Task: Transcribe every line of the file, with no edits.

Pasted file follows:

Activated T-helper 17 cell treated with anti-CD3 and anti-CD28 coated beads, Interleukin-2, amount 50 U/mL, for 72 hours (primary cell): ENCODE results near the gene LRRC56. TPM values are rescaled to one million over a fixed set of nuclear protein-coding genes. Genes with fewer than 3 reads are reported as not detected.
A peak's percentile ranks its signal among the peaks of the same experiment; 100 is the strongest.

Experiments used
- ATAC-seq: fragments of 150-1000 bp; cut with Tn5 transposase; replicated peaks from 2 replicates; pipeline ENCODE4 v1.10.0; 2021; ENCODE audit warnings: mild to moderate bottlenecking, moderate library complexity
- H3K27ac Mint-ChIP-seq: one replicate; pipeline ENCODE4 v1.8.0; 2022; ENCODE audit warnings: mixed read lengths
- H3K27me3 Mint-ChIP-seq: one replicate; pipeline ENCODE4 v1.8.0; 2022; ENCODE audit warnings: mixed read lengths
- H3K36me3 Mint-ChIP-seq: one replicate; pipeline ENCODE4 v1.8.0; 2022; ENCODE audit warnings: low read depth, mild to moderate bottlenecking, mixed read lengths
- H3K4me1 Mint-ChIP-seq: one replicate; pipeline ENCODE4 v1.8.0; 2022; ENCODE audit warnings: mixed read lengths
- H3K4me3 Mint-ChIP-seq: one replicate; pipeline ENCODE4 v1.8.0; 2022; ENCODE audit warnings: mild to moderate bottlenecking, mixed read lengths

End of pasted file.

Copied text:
Activated T-helper 17 cell treated with anti-CD3 and anti-CD28 coated beads, Interleukin-2, amount 50 U/mL, for 72 hours (primary cell): ENCODE results near the gene LRRC56. TPM values are rescaled to one million over a fixed set of nuclear protein-coding genes. Genes with fewer than 3 reads are reported as not detected.
A peak's percentile ranks its signal among the peaks of the same experiment; 100 is the strongest.

Experiments used
- ATAC-seq: fragments of 150-1000 bp; cut with Tn5 transposase; replicated peaks from 2 replicates; pipeline ENCODE4 v1.10.0; 2021; ENCODE audit warnings: mild to moderate bottlenecking, moderate library complexity
- H3K27ac Mint-ChIP-seq: one replicate; pipeline ENCODE4 v1.8.0; 2022; ENCODE audit warnings: mixed read lengths
- H3K27me3 Mint-ChIP-seq: one replicate; pipeline ENCODE4 v1.8.0; 2022; ENCODE audit warnings: mixed read lengths
- H3K36me3 Mint-ChIP-seq: one replicate; pipeline ENCODE4 v1.8.0; 2022; ENCODE audit warnings: low read depth, mild to moderate bottlenecking, mixed read lengths
- H3K4me1 Mint-ChIP-seq: one replicate; pipeline ENCODE4 v1.8.0; 2022; ENCODE audit warnings: mixed read lengths
- H3K4me3 Mint-ChIP-seq: one replicate; pipeline ENCODE4 v1.8.0; 2022; ENCODE audit warnings: mild to moderate bottlenecking, mixed read lengths